||27 February 2011 07:00
|Show: ||Carte Blanche|
It's been a rough year for many South Africans... jobs have been lost and money has been tight.
High school teacher, Nozuko Zide, says her personal budget has been stretched way over the limit.
Nozuko Zide (high school teacher): "Every time I do the budget I go over the salary and I end up having gaps in between for whatever I budgeted for the month. And, you know, it's always not enough."
Spare a thought for the national budget then - a massive juggling act where the finance minister is expected to please everyone.
This week, his speech was described as cautious, balanced and aimed at creating stability - with jobs right up there as the number one priority.
Pravin Gordhan (Minister of Finance): "We must offer young work-seekers real hope where at present there is despair. We need to do things differently, as the President often urges us. We need to have the courage to pilot new approaches and build new partnerships, promoting innovation throughout our economy."
In a country where nearly half of our young people are unemployed, the focus on jobs came as no surprise.
Chantal Rutter (Carte Blanche presenter): "Jobs, jobs and more jobs - a major element of the finance minister's speech and pivotal to people in this community, where works is scarce."
Gordhan's goal is being carried out on a small scale by Roche van Wyk through his skills centre, Learn to Earn. Students study everything from graphic design to computer skills and sewing. Roche is all for the jobs focus and says a holistic approach has worked for him.
Roche van Wyk (Learn to Earn): "We've taken the risk of employing somebody, we've prepared them for the place of employment, they've been through life skills, they've also got a basic business understanding, they've got a basic understanding of the labour law - what's expected of them, but also what employer can expect from them and what is their responsibility."
A combination of skills training and placing over 80% of his students in jobs has been lauded as an excellent model.
Billions have been set aside for job creation, investing in manufacturing and employing young people, with another R9.5-billion earmarked for skills development.
As a partner in a leading auditing firm, Ruth Benjamin-Swales says companies like hers would be happy to work with the government on these kinds of initiatives.
Ruth Benjamin-Swales (Assurance Partner: Ernst & Young): "It makes us part of providing a solution. And it is a sustainable solution - which is what they were speaking to - as opposed to a grant or a handout. It creates an opportunity to employ people, to up-skill and equip them, and make them continually participate in the economy."
The details still need to be fleshed out, but Andre Roux, who has followed the budget closely for years, believes it's been carefully crafted.
Andre Roux (Investec Asset Management): [After Budget Speech in Parliament] "What he's doing here is to create a scheme and say: let's give school-leavers... let's give young people a chance to get into the labour market by giving businesses a tax break to employ you. So it's not going to undercut the wages. So he's careful to ensure the unions don't necessarily object to the scheme."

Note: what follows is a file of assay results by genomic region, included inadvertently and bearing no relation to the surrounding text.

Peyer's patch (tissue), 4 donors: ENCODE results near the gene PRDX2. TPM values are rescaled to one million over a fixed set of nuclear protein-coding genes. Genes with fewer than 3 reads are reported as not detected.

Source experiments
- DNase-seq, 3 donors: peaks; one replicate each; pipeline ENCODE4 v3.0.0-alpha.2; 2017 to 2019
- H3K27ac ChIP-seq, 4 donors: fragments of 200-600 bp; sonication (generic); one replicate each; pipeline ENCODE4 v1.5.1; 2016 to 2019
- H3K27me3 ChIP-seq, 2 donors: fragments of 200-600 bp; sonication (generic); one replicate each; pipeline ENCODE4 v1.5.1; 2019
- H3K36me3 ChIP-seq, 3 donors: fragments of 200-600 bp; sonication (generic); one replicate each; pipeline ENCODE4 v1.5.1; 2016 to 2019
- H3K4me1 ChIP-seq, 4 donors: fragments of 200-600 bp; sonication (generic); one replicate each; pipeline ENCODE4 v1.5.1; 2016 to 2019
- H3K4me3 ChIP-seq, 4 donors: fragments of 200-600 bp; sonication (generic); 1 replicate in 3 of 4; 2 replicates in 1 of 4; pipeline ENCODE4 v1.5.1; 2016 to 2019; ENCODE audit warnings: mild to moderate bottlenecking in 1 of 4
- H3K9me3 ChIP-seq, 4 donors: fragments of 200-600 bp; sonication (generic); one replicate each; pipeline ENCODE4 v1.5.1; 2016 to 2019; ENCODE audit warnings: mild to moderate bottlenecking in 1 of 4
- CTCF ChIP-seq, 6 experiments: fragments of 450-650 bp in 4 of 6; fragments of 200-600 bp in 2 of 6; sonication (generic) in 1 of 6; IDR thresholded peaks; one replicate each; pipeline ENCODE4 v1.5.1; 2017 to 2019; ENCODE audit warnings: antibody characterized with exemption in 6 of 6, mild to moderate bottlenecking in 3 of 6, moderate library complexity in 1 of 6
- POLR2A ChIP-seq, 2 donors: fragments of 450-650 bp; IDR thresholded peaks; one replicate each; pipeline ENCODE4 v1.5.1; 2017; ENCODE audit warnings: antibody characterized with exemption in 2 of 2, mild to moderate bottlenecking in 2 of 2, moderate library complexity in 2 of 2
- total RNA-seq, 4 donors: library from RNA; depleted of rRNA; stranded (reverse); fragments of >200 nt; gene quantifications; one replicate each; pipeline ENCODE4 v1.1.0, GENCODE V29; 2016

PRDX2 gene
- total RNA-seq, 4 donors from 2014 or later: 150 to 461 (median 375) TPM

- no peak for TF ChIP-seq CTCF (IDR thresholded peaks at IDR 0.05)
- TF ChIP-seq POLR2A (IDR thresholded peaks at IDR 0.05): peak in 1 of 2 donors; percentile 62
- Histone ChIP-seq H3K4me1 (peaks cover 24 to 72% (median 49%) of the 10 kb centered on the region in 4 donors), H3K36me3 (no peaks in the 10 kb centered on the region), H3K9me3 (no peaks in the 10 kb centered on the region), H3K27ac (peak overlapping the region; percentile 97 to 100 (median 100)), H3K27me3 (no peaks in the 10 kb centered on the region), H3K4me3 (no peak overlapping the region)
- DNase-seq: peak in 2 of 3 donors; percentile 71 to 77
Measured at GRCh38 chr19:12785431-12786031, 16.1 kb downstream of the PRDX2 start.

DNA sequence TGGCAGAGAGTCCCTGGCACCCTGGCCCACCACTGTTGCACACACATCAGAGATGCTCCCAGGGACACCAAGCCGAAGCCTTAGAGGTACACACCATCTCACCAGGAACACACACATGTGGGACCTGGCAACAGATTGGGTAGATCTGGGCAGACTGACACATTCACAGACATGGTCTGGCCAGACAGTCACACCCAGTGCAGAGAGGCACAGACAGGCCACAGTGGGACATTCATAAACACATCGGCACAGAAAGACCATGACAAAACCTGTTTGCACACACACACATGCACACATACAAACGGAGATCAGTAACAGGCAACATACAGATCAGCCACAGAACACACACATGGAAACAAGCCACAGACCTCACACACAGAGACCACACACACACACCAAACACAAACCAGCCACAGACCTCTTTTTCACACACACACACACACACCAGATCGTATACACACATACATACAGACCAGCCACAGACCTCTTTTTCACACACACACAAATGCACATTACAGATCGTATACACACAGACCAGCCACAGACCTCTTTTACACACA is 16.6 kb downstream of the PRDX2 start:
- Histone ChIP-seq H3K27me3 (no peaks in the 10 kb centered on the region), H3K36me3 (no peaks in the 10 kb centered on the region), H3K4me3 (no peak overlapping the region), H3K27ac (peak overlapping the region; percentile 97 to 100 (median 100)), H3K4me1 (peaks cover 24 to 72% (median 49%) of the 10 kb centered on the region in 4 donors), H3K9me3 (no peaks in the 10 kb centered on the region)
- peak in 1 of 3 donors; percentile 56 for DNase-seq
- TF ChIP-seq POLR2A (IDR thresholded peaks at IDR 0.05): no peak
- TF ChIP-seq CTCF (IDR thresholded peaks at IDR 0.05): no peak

For Ruth, it's been a really positive aspect of the budget.
Ruth: "The thing is not so much how much is going to change. For instance I don't see a significant change in how I go about my daily activity or how much I can spend or not spend, because I haven't seen big changes. But I think it's got to do with mindsets and attitudes and inspiring hope."
Some people trained in Roche's centres could benefit if they get jobs in manufacturing. The sector's been targeted for investment and tax incentives worth R20-billion.
Individual taxpayers will score a little. Tax relief of R8-billion this year will go mainly to people earning lower salaries. Teachers like Nozuko could benefit.
Nozuko: "It makes a difference - whether it's just R100, it makes a difference because you didn't even have that R100."
But it's not expected to plump up her purse much this year.
Pravin: "These adjustments compensate virtually only for the effects of inflation for the coming year."
Squeezed by a tough economic climate, companies brought in less tax than hoped this past year. Individual taxpayers, though, made up for this a little.
Pravin: "Allow me to pay tribute again to the continued support that all of us received from millions of honest taxpayers. Can we applaud them please? Their contributions are reflected in the recovery of tax revenue this year. We have been able to expand spending where other nations have been forced into austerity adjustments."
The Finance Minister has decided to plough most of the money into key areas.
Chantal: "Education remains the largest slice of the financial pie. But many argue that they're not getting their money's worth. It's here that accountability will be once again put to the test to see how wisely the money is spent."